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About Todd Anthony Bell

The National Resource Center for the African American Male is named for Todd Anthony Bell, late Coordinator for Community Relations in the Office of Diversity and Inclusion (formerly the Office of Minority Affairs). Although respected for his second profession as an ambassador for the university and a mentor to many African American male undergraduates, Bell was most widely known for his achievements in competitive sports.Todd Bell

At Middletown High School, he became a high school football All American and a three-time state champion in the long jump, breaking the records set by Jesse Owens. After graduation in 1977, he was recruited by Woody Hayes to play football for The Ohio State University. He was a four year letterman, first and second team All American, and first team UPI and API all-Big Ten player. He was drafted by the Chicago Bears in 1981 and played with the team for seven seasons. During the off season in 1989, he received his Bachelor of Science degree in Education from The Ohio State University. He played for the Philadelphia Eagles until a career-ending injury in 1990.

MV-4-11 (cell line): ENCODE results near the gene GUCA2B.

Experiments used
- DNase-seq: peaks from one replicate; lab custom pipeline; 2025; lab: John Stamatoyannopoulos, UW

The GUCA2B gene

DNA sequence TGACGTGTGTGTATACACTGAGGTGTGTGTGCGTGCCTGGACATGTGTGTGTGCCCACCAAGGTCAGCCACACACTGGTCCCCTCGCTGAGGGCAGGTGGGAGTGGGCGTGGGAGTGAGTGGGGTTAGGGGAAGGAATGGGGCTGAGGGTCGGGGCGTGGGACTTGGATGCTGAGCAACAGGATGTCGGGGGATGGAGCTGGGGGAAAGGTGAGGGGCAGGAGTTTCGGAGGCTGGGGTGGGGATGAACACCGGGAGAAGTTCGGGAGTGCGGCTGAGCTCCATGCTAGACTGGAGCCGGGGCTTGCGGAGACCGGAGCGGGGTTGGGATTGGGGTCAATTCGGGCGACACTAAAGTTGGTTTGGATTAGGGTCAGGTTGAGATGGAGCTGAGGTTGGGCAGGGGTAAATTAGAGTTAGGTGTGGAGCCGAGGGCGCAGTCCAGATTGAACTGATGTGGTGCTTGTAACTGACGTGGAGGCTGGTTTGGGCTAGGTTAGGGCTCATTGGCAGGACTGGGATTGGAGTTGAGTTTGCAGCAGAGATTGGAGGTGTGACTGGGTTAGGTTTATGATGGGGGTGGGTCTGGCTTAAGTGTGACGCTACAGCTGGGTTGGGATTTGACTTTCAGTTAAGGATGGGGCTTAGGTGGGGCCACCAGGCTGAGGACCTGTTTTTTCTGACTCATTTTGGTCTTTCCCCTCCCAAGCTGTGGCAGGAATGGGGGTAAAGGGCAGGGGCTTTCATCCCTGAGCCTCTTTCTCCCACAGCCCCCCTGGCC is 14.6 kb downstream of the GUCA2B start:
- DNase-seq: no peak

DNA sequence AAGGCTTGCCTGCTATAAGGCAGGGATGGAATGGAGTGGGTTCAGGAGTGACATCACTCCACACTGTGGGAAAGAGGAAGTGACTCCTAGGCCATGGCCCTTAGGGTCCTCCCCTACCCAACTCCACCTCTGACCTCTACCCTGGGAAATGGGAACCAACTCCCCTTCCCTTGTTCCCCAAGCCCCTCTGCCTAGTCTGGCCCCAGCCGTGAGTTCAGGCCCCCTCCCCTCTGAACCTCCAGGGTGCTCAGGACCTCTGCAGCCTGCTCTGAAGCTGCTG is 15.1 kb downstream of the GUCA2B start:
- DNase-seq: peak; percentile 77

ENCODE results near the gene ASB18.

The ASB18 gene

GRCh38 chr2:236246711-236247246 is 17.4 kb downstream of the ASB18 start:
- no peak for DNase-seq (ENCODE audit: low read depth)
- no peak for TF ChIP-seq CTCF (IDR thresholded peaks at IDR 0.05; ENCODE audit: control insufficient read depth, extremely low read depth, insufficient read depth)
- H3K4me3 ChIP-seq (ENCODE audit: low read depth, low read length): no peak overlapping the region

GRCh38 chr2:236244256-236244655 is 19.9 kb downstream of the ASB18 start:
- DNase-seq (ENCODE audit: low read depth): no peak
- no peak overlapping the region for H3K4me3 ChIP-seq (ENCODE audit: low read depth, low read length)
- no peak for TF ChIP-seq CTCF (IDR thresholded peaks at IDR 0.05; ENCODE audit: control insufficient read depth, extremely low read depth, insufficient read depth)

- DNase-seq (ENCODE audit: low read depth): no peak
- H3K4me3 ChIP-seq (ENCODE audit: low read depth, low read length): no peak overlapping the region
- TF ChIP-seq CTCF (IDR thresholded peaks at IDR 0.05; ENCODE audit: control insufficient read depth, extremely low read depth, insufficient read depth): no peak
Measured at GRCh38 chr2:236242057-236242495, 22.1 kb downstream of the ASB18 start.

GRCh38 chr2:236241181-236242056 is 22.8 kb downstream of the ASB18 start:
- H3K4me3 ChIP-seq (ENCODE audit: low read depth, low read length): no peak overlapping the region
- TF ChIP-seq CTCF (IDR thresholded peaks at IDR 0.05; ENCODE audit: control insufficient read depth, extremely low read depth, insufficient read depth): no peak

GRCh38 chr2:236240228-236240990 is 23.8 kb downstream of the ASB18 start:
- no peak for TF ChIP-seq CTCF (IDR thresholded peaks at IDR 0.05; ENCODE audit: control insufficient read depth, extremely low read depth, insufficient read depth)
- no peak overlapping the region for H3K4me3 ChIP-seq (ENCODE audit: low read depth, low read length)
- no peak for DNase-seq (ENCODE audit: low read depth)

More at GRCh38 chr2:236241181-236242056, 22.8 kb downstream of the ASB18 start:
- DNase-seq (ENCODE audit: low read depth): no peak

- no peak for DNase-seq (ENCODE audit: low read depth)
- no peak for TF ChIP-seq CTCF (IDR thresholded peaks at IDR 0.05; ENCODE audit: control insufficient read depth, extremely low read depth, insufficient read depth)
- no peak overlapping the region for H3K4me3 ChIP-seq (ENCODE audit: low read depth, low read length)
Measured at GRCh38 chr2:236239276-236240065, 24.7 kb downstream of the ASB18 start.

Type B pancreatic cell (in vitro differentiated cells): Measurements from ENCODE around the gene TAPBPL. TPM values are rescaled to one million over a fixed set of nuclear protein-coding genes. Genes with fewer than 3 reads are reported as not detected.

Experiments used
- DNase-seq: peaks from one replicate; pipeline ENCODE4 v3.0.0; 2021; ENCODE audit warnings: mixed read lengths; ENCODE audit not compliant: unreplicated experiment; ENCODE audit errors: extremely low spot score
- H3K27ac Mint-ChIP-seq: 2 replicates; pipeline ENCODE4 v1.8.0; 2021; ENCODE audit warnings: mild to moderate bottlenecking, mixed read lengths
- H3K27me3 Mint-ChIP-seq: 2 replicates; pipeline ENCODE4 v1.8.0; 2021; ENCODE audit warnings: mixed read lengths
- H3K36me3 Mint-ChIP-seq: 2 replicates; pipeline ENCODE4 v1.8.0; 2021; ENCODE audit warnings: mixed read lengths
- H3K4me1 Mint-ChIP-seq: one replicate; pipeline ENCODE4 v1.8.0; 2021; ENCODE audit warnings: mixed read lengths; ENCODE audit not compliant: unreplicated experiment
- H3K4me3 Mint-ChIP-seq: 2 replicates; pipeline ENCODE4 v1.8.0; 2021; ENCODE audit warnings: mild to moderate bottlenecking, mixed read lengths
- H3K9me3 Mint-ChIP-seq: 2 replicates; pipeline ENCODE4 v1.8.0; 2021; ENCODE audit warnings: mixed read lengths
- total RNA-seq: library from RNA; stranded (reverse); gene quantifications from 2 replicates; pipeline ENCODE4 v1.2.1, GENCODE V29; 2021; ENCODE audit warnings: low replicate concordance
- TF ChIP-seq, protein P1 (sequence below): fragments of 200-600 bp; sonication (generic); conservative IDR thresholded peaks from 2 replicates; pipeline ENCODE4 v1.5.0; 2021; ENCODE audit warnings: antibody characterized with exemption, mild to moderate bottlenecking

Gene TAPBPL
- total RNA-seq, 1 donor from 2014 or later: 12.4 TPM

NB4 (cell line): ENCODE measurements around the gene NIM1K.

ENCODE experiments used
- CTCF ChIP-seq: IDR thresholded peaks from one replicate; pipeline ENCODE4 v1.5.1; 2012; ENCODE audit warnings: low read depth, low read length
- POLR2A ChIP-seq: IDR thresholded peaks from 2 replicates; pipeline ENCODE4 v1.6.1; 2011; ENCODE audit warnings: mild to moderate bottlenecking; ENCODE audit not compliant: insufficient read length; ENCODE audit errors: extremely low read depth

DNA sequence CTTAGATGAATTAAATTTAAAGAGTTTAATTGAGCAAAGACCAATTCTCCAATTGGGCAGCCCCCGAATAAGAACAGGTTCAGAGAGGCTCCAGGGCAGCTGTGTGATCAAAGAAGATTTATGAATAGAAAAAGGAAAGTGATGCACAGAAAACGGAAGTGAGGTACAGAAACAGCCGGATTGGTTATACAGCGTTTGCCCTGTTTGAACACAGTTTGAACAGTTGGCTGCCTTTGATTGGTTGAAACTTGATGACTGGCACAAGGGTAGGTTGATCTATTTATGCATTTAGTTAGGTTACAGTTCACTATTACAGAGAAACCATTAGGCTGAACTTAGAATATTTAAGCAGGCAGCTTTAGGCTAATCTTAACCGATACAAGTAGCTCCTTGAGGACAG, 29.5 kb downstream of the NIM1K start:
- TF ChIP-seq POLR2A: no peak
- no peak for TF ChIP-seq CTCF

In 1997 Bell returned to Ohio State to accept a position as Coordinator of the Minority Continuing Education Opportunities Program in the Office of Continuing Education, then lodged in University College. There he worked with Dean Mac Stewart to give leadership to outreach with the central Ohio community. He fostered cooperation with local businesses to provide funding for their employees to start or return to college studies at Ohio State. He also worked with the personnel of local Boys & Girls Clubs to develop joint ventures to improve the environment of the neighborhoods near the central campus. In 2001 he moved to the Office of Diversity and Inclusion (formerly the Office of Minority Affairs) where he coordinated a broad range of community-university programs. Notably, on campus he gave initial leadership to the development of the Black Male Initiative and he was part of the team that developed the African American Male Resource Center.

Todd Bell took great joy in working with young people. He was a mild mannered gentleman and a soft-spoken celebrity who always had time to listen to the young people who assembled to hear him talk or came to him individually with personal questions and concerns. He was also a spokesman for the Ohio Department of Highway Safety youth events and toured high schools as a motivational speaker. Active in his church, he taught a Bible study class for middle school students.

In March 2005, Bell had a heart attack and tragically died at age 47. The African American Male Resource Center was renamed to The Todd Anthony Bell National Resource Center in his honor.